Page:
Scope and Content
This collection documents the mostly professional activities of Dr. Louise Sherwood McDowell. It includes photographs, correspondence, published materials, and notes related to her government defense work and defense courses taught at Wellesley College, alumnae association planning, and Dr. McDowell’s many travels. Of note is materials related to the now declassified Radio Research Laboratory at Harvard University, original drawings from “Very High-Frequency Techniques,” signed correspondence with many notable contemporary scientists, including Alexander Graham Bell. Of note are materials documenting her June-August 1914 trip to Holland and Germany, which describes the breaking out of World War I while she was staying in a small German town, and her successful attempt to get back to America.
Conditions Governing Access
Copyright in some papers in the collection may be held by their authors, or the authors' heirs or assigns. Researchers must obtain the written permission of the holder(s) of copyright publishing quotations from any material in the collection.
Papers of Louise Sherwood McDowell, 3P McDowell, Wellesley College Archives, Wellesley College Library and Technology Services.
Biographical / Historical
Dr. Louise Sherwood McDowell was born on September 29, 1876 in Wayne, NY. Upon graduation from Wellesley College in 1898, Dr. McDowell taught English and Science at Northfield Seminary in East Northfield, MA. (1898-1901) and Warren High School in Ohio (1901-1906). Dr. McDowell earned an M.A. (1907) and Ph.D (1909) in Physics from Cornell University. Her thesis is considered one of the earliest studies of electrical impulses of semiconductors. Dr. McDowell accepted a position as Instructor of Physics at Wellesley College in 1906. Upon retirement from Wellesley in 1945, she had risen to full professor status and was Chair of the Physics Department. Dr. McDowell provided significant scientific contributions to defense work for the United States during both World War I and World War II. During World War I, from July 1918-February 1919, she was the first female Ph.D. to be hired at the rank of Scientist at the National Institute of Standards and Technology (NIST) in the the Department of Defense, where she investigated and helped to refine Army Signal Corps radio equipment. In 1942 McDowell joined several other faculty members at Wellesley College to teach civil defense courses, described as management defense training for radio technicians. In 1945, Dr. McDowell chose to defer her retirement by one year when she was recruited as a research associate at the top secret Radio Research Laboratory at Harvard University. While there, McDowell was credited as being the associate editor for "Very High-Frequency Techniques," a publication which, once declassified, brought her accolades from a cohort of prominent physicists and scientists. Throughout her life McDowell was an avid outdoorswoman and traveler. She traveled extensively throughout Europe most summers, and hiked the mountains of New England well into retirement. She resided in Wellesley, MA throughout her tenure at Wellesley College and remained an active member of the community in retirement. She was a member of Sigma Delta Epsilon (Graduate Women's Scientific Fraternity), Phi Beta Kappa (the National Academic Honors Society), Sigma Xi (the scientific honor society), and was a class officer for the Wellesley class of 1898. She was the first female on the Executive Committee for and first female Vice President of the American Association of Physics Teachers. She also served as Chairwoman of the New England section of the American Physical Society, was a member of the International Relations Committee of the Wellesley League of Voters, and was the Regional Director of the Wellesley College Development Fund for Eastern Massachusetts (1950). In her retirement McDowell was a traveling scientific lecturer who argued against the use of atomic energy. Louise McDowell died on September 29, 1976 at her home in Wellesley, Massachusetts.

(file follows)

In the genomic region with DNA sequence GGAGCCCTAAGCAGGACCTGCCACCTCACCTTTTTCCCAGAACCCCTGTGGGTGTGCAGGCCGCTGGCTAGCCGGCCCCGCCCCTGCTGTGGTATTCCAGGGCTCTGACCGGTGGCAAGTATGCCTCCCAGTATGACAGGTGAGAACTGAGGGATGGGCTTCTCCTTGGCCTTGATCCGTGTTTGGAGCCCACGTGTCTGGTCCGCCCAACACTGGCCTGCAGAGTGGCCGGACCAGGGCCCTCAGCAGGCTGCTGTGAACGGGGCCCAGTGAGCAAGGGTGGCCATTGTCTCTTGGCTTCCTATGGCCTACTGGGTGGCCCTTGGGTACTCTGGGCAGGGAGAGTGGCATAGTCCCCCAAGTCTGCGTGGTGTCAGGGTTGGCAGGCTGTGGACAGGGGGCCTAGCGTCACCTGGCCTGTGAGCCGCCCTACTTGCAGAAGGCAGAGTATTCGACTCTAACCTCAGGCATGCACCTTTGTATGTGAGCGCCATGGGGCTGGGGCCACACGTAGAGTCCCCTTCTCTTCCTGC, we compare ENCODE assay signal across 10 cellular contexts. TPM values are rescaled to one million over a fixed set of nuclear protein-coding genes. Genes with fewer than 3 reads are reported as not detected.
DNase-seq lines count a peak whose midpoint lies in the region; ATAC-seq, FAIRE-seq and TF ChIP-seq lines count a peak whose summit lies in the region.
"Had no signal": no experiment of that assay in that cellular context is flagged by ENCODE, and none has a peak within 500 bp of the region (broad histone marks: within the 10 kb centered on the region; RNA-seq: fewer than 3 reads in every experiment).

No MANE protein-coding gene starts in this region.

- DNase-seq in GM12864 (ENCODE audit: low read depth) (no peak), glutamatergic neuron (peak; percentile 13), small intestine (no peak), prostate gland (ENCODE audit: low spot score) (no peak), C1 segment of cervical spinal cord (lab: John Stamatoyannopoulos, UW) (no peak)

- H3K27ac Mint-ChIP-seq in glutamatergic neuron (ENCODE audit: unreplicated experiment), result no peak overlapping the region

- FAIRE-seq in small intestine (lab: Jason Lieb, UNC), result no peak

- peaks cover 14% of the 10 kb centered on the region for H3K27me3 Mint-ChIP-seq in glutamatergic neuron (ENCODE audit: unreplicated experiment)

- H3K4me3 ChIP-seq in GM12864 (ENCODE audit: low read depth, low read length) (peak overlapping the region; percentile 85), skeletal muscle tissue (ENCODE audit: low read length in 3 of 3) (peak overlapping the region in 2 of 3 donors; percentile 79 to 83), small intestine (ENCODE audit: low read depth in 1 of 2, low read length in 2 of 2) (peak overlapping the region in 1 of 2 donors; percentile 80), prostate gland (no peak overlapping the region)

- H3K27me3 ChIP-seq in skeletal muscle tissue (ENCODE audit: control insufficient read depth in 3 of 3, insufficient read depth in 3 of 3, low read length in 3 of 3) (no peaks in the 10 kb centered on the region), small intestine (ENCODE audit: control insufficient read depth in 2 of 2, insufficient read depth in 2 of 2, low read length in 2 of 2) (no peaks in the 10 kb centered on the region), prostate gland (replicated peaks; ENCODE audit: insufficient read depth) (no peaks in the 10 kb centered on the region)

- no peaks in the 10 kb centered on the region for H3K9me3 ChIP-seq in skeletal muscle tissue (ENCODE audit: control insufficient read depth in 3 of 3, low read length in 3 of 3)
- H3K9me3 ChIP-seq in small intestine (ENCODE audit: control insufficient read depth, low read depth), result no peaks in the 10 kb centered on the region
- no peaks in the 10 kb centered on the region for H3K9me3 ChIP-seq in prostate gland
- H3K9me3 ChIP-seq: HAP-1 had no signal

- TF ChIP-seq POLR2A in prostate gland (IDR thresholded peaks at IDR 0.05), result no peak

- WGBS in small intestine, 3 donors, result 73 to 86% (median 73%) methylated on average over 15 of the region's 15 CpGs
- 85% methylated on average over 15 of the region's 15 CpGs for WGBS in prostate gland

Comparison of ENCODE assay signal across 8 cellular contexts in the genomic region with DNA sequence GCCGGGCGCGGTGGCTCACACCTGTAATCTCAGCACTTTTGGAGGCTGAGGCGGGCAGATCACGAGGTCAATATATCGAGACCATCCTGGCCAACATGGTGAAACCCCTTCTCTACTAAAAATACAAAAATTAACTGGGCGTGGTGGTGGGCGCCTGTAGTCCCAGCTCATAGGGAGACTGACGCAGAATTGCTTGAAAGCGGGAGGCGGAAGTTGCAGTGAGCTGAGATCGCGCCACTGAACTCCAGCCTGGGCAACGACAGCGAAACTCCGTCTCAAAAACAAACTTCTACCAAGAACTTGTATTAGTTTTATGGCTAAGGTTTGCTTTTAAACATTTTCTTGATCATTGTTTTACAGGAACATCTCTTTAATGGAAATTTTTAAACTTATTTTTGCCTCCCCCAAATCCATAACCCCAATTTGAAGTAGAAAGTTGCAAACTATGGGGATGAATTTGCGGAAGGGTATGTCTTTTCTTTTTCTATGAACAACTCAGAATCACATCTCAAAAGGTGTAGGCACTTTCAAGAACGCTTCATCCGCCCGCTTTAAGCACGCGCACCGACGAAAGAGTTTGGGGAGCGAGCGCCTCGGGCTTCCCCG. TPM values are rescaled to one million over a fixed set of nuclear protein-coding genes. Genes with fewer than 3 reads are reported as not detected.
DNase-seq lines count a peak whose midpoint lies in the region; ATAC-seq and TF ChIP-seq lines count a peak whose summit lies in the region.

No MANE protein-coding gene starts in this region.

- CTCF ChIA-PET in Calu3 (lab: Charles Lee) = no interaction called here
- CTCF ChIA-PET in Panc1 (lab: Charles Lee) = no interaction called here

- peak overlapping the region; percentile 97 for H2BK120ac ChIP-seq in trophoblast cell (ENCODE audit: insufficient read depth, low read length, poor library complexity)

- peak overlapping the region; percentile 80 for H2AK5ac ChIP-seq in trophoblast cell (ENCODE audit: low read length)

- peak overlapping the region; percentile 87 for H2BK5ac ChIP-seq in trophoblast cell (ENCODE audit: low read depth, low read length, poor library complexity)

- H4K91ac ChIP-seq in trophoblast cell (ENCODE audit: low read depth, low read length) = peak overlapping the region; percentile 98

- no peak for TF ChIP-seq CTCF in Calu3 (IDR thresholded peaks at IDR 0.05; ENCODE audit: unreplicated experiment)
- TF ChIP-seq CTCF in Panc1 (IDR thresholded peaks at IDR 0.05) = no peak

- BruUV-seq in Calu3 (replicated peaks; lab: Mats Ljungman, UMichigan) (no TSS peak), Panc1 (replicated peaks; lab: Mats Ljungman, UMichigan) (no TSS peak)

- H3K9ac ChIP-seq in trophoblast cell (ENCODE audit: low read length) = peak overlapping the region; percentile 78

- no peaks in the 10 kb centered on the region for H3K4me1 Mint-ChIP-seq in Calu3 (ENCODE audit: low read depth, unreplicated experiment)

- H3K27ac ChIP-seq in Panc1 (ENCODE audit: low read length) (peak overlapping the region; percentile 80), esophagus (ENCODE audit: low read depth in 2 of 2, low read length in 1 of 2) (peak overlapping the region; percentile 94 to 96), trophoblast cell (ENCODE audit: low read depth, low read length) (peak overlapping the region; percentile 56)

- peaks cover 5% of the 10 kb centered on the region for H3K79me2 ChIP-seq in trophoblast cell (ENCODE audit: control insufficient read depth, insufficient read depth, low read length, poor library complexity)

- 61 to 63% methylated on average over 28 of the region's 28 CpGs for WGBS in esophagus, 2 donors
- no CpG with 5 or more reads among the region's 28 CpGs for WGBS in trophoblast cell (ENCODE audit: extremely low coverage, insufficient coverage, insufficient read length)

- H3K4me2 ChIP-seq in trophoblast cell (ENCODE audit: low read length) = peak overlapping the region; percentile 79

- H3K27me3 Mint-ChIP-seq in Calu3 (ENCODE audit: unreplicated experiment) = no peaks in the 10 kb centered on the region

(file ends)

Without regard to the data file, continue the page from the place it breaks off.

1.25 Linear Feet (2 full Hollinger boxes, 2 half Hollinger boxes)
Language of Materials